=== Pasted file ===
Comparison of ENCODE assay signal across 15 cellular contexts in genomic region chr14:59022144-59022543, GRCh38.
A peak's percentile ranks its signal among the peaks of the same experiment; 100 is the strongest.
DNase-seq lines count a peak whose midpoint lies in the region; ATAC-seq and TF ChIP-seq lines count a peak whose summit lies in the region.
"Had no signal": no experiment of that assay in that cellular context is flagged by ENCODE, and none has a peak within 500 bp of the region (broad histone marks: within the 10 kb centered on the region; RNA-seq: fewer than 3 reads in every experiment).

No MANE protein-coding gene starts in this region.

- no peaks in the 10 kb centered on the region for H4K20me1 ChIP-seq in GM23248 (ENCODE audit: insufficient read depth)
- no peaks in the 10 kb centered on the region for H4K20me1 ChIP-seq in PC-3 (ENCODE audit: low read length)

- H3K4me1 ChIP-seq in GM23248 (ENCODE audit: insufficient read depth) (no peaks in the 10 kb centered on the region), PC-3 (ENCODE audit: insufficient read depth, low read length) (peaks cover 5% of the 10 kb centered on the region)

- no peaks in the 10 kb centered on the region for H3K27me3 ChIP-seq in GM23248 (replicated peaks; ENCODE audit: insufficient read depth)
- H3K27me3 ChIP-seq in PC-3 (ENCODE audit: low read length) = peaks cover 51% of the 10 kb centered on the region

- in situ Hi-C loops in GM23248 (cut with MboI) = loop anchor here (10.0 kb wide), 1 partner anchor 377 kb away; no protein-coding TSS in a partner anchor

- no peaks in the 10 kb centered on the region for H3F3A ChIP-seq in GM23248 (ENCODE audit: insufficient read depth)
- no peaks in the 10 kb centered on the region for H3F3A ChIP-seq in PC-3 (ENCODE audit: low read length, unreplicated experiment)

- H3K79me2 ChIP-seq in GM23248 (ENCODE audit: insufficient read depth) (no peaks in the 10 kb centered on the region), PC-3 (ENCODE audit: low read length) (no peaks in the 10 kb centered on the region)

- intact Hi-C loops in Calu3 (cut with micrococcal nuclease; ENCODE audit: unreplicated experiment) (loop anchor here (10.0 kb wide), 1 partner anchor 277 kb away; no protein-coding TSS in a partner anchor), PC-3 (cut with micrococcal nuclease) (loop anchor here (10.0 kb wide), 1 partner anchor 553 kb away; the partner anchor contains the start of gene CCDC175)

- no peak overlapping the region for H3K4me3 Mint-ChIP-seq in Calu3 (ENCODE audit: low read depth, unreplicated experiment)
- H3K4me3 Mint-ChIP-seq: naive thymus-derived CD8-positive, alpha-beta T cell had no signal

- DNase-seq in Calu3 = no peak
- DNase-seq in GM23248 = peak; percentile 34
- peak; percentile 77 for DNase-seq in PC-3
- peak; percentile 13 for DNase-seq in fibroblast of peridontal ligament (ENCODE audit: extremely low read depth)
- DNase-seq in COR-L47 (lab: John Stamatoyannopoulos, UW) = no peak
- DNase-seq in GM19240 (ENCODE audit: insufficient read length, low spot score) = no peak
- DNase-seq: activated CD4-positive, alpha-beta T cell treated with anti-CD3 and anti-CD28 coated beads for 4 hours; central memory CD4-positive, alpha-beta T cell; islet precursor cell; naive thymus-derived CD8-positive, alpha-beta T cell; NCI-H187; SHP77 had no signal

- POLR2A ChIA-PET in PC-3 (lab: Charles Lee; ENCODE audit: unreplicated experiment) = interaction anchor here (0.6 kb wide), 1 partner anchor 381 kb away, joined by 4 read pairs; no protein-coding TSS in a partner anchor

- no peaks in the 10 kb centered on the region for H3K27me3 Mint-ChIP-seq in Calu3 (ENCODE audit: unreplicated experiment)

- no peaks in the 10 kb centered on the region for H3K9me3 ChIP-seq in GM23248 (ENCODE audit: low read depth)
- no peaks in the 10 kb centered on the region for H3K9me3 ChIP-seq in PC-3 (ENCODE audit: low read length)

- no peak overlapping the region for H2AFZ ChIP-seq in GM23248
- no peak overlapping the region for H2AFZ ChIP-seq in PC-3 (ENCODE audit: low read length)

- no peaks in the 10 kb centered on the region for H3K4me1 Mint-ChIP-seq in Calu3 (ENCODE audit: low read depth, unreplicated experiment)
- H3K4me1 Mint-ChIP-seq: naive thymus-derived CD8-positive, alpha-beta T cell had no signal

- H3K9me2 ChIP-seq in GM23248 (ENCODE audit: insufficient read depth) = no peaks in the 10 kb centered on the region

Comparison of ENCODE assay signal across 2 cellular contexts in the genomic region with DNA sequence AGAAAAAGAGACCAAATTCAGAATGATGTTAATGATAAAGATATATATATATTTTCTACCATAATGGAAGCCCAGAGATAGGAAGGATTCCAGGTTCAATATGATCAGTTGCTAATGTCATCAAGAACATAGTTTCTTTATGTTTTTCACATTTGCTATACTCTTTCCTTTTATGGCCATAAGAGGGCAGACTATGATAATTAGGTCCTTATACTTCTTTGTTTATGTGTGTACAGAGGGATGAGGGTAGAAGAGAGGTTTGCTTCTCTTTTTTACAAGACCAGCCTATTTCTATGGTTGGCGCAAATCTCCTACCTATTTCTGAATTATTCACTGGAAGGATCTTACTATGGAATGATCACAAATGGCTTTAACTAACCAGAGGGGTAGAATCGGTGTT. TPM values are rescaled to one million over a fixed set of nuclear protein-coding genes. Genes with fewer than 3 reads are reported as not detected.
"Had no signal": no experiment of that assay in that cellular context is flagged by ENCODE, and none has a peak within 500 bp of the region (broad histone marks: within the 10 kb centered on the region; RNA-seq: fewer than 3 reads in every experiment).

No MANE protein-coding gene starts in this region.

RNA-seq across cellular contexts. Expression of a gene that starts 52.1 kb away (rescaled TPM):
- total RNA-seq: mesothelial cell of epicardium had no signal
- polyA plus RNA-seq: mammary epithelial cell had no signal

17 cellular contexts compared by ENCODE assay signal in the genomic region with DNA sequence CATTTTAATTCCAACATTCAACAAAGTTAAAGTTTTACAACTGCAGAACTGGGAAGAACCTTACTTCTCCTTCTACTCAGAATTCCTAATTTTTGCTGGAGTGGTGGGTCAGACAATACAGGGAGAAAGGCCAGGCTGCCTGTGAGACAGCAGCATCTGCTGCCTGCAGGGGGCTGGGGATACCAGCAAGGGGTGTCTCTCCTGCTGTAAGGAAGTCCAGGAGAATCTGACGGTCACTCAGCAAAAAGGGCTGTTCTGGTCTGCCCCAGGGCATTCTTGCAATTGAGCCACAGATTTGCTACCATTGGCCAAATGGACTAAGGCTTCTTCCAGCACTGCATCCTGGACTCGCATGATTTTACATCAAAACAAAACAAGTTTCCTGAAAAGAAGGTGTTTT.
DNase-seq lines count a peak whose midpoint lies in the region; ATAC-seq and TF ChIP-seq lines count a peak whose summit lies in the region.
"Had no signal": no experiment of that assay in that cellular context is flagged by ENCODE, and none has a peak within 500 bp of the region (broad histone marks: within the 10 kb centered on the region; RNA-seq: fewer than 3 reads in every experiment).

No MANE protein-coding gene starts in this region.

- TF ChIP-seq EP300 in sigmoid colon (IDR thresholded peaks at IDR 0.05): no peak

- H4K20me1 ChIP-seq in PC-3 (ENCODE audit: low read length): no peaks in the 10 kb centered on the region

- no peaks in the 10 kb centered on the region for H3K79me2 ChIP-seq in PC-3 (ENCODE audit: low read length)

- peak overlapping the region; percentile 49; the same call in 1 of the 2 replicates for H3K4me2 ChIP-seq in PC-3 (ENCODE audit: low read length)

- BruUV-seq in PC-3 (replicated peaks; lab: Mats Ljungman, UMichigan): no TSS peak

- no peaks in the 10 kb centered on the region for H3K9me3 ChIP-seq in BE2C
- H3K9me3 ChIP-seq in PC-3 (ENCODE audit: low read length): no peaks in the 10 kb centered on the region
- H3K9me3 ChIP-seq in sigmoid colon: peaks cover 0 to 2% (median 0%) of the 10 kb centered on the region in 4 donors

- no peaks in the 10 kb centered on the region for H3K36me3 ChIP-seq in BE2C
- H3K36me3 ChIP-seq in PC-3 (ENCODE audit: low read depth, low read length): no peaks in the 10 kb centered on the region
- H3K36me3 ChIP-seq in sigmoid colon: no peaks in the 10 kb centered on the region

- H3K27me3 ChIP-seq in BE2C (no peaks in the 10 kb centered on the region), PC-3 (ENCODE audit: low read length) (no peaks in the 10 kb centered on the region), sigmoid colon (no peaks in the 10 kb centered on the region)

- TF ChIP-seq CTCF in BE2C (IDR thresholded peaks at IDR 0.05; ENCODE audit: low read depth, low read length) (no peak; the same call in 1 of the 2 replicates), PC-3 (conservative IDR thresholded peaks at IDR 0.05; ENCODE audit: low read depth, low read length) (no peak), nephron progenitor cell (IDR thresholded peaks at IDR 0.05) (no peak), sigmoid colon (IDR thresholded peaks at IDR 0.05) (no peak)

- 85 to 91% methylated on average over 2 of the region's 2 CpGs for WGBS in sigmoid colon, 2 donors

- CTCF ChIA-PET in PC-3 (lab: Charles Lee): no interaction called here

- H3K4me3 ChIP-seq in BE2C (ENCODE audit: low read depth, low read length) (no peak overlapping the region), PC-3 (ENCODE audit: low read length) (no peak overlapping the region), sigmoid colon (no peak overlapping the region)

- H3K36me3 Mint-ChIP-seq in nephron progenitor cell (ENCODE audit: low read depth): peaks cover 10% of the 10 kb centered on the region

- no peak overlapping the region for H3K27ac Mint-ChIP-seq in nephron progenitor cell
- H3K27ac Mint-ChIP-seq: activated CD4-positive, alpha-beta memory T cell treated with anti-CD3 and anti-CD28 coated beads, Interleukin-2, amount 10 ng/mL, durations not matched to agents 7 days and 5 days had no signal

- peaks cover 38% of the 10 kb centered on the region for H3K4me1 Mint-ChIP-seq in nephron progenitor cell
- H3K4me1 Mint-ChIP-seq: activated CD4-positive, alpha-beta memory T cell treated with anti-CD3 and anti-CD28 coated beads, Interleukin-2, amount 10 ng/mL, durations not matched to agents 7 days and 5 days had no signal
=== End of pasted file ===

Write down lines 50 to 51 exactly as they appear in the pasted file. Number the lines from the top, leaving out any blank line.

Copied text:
- H3K9me3 ChIP-seq in PC-3 (ENCODE audit: low read length): no peaks in the 10 kb centered on the region
- H3K9me3 ChIP-seq in sigmoid colon: peaks cover 0 to 2% (median 0%) of the 10 kb centered on the region in 4 donors